There’s a wonderful children’s book series by Laura Numeroff, the first of which is If You Give a Mouse a Cookie. It goes through the problems of giving a mouse a cookie: if you give a mouse a cookie, he’ll probably want a glass of milk. If you give him milk, he’s likely to ask you for a straw. One thing leads to another, and the mouse needs a hair trim, a pillow for a nap, art supplies for an art project, and on and on. This is the book that came to mind during my recent conversation with our in-house contractor.
Our contractor informed me that parts of our building desperately need paint. Although the whole building doesn’t really need to be repainted, if we’re going to paint part of it, we may as well paint all of it. And if we’re going to paint we’ll have the cherry picker out, so we should probably re-do the gutters at the same time. When we’re outside looking at the gutters, we notice that the landscaping is outdated, so we consider replacing the lawn with more drought-resistant plants. As we discuss landscaping, we talk about the importance of making sure none of the landscaping tree roots can reach the parking lot and cause cracks in the asphalt. Speaking of asphalt, it’s probably about time to reseal the parking lot.
As we head back indoors, we can’t help but notice that the carpet is quite worn in a few spots. If we’re going to replace part of the carpet, we should probably just replace all the carpet. And the whole process begins again, this time for indoor repairs.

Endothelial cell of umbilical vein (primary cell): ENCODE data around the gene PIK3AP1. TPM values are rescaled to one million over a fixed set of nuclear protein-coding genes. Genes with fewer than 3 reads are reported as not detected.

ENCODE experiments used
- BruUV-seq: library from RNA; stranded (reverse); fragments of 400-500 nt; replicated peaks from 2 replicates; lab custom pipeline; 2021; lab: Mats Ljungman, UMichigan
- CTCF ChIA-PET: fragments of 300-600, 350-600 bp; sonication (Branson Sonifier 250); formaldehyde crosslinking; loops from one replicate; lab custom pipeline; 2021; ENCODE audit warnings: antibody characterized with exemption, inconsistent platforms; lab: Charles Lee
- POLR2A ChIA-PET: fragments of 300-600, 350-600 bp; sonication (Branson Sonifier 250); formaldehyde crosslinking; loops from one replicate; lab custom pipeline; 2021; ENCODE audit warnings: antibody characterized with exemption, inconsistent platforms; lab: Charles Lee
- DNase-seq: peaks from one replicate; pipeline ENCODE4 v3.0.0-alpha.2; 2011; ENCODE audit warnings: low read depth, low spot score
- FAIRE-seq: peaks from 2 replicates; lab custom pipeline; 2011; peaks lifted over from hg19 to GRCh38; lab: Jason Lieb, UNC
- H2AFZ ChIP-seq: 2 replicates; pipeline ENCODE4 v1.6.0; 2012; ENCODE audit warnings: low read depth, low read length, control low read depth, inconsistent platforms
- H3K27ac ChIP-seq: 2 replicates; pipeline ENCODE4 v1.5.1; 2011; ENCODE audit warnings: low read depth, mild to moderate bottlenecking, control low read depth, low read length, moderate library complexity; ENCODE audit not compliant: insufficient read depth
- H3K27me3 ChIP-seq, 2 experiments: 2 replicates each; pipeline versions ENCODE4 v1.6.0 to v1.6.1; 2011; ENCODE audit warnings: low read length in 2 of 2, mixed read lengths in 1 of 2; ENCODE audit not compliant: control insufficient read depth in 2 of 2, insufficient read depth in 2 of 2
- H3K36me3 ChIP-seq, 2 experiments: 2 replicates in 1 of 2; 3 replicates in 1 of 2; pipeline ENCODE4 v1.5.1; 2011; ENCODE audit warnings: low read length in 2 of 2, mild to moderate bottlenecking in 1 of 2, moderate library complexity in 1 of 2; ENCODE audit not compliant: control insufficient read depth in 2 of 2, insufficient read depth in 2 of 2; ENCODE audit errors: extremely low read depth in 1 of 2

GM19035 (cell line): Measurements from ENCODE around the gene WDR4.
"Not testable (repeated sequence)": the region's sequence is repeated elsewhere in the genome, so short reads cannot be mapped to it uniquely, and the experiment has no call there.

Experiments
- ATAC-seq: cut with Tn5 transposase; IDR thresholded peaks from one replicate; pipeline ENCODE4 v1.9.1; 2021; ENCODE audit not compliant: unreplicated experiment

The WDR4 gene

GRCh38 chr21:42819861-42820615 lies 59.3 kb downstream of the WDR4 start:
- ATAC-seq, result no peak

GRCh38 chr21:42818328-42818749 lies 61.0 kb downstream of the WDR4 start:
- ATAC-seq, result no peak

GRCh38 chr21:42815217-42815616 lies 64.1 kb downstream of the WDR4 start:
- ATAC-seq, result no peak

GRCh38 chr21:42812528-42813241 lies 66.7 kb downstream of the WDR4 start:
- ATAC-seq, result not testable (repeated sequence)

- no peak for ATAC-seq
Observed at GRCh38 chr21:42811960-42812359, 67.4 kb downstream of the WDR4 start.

That’s the nature of home maintenance. As soon as you update or repair one part, the surrounding parts look old and worn by comparison. Maintenance is a never-ending cycle—sometimes it requires a major expense and sometimes just minor ones, but as a homeowner (or property owner of almost any type), you should plan on constant upkeep.
This is why we tell home buyers, especially first-time home buyers, to plan on spending about 3 percent of the value of the home annually on expenses (i.e., taxes, insurance and maintenance). That is to say, if your home is worth $300,000, plan to spend about $9,000 a year on home-related expenses. Most years you’ll spend less, others a bunch more. For example, you only need a new roof about every 30 years, but when that bill comes due, it’s a doozy. If you haven’t been saving for it, you’ll be sorry. For a few springtime maintenance projects to consider, visit www.richardselzer.com/2017/05/15/springtime-maintenance.
If you happen to be responsible for the upkeep of a business building, I highly recommend asking your employees about their preferences before launching into a big, expensive renovation that you believe they will appreciate. People have different tolerances for mess and inconvenience during the renovation phase, and people don’t always value the same types of renovations. We recently updated the bathrooms in our building, and although most everyone seems to appreciate the updated facilities, not everyone believes they were worth the inconvenience.
Last piece of advice for the day: if you think you may sell anytime in the near future and you plan to paint before then, I highly recommend choosing neutral colors. You can add wild splashes of color via the artwork you hang on the wall or accent pillows you throw on your couch, but not everyone will appreciate the chartreuse accent walls you adore.
If you have questions about real estate or property management, please contact me at firstname.lastname@example.org or call (707) 462-4000. If you’d like to read previous articles, visit my blog at www.richardselzer.com. Dick Selzer is a real estate broker who has been in the business for more than 40 years.